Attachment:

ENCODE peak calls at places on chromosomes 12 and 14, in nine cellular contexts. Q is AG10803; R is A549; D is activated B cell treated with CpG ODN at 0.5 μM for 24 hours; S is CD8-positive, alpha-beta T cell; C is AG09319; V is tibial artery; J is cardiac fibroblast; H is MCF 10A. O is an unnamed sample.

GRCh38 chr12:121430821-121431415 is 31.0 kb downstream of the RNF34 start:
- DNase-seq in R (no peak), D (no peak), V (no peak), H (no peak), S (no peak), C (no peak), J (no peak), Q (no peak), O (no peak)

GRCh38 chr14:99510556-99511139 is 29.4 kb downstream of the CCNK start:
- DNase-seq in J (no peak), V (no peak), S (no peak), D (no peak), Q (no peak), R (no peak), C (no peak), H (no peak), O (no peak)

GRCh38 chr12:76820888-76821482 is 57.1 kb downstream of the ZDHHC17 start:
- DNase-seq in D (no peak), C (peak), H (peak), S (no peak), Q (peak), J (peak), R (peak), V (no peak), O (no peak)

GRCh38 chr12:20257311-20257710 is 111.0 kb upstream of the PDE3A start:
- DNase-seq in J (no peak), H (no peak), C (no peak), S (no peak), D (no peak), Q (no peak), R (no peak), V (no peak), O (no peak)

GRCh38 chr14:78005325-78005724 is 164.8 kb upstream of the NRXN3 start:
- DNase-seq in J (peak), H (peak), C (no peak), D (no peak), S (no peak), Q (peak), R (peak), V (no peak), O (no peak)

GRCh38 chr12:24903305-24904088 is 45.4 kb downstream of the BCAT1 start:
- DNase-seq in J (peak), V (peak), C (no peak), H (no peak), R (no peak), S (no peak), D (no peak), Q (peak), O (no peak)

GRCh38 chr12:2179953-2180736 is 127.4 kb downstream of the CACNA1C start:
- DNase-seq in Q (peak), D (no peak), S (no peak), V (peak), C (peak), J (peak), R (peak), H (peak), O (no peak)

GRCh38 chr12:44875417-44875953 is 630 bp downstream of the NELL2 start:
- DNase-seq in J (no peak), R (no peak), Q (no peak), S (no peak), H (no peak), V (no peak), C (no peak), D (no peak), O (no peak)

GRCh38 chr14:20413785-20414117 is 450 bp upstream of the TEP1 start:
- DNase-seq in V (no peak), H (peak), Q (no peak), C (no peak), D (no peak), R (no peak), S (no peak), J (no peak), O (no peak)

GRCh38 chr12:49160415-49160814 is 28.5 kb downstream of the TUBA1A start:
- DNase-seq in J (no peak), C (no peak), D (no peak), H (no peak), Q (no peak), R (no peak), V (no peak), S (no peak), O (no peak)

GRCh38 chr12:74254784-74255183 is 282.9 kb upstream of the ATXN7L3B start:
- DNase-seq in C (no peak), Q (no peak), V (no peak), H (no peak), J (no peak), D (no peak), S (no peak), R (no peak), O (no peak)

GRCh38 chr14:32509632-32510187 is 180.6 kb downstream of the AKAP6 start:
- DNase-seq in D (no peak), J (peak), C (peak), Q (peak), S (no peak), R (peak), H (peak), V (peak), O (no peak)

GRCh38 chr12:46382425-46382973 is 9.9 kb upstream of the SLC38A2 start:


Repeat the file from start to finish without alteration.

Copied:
ENCODE peak calls at places on chromosomes 12 and 14, in nine cellular contexts. Q is AG10803; R is A549; D is activated B cell treated with CpG ODN at 0.5 μM for 24 hours; S is CD8-positive, alpha-beta T cell; C is AG09319; V is tibial artery; J is cardiac fibroblast; H is MCF 10A. O is an unnamed sample.

GRCh38 chr12:121430821-121431415 is 31.0 kb downstream of the RNF34 start:
- DNase-seq in R (no peak), D (no peak), V (no peak), H (no peak), S (no peak), C (no peak), J (no peak), Q (no peak), O (no peak)

GRCh38 chr14:99510556-99511139 is 29.4 kb downstream of the CCNK start:
- DNase-seq in J (no peak), V (no peak), S (no peak), D (no peak), Q (no peak), R (no peak), C (no peak), H (no peak), O (no peak)

GRCh38 chr12:76820888-76821482 is 57.1 kb downstream of the ZDHHC17 start:
- DNase-seq in D (no peak), C (peak), H (peak), S (no peak), Q (peak), J (peak), R (peak), V (no peak), O (no peak)

GRCh38 chr12:20257311-20257710 is 111.0 kb upstream of the PDE3A start:
- DNase-seq in J (no peak), H (no peak), C (no peak), S (no peak), D (no peak), Q (no peak), R (no peak), V (no peak), O (no peak)

GRCh38 chr14:78005325-78005724 is 164.8 kb upstream of the NRXN3 start:
- DNase-seq in J (peak), H (peak), C (no peak), D (no peak), S (no peak), Q (peak), R (peak), V (no peak), O (no peak)

GRCh38 chr12:24903305-24904088 is 45.4 kb downstream of the BCAT1 start:
- DNase-seq in J (peak), V (peak), C (no peak), H (no peak), R (no peak), S (no peak), D (no peak), Q (peak), O (no peak)

GRCh38 chr12:2179953-2180736 is 127.4 kb downstream of the CACNA1C start:
- DNase-seq in Q (peak), D (no peak), S (no peak), V (peak), C (peak), J (peak), R (peak), H (peak), O (no peak)

GRCh38 chr12:44875417-44875953 is 630 bp downstream of the NELL2 start:
- DNase-seq in J (no peak), R (no peak), Q (no peak), S (no peak), H (no peak), V (no peak), C (no peak), D (no peak), O (no peak)

GRCh38 chr14:20413785-20414117 is 450 bp upstream of the TEP1 start:
- DNase-seq in V (no peak), H (peak), Q (no peak), C (no peak), D (no peak), R (no peak), S (no peak), J (no peak), O (no peak)

GRCh38 chr12:49160415-49160814 is 28.5 kb downstream of the TUBA1A start:
- DNase-seq in J (no peak), C (no peak), D (no peak), H (no peak), Q (no peak), R (no peak), V (no peak), S (no peak), O (no peak)

GRCh38 chr12:74254784-74255183 is 282.9 kb upstream of the ATXN7L3B start:
- DNase-seq in C (no peak), Q (no peak), V (no peak), H (no peak), J (no peak), D (no peak), S (no peak), R (no peak), O (no peak)

GRCh38 chr14:32509632-32510187 is 180.6 kb downstream of the AKAP6 start:
- DNase-seq in D (no peak), J (peak), C (peak), Q (peak), S (no peak), R (peak), H (peak), V (peak), O (no peak)

GRCh38 chr12:46382425-46382973 is 9.9 kb upstream of the SLC38A2 start: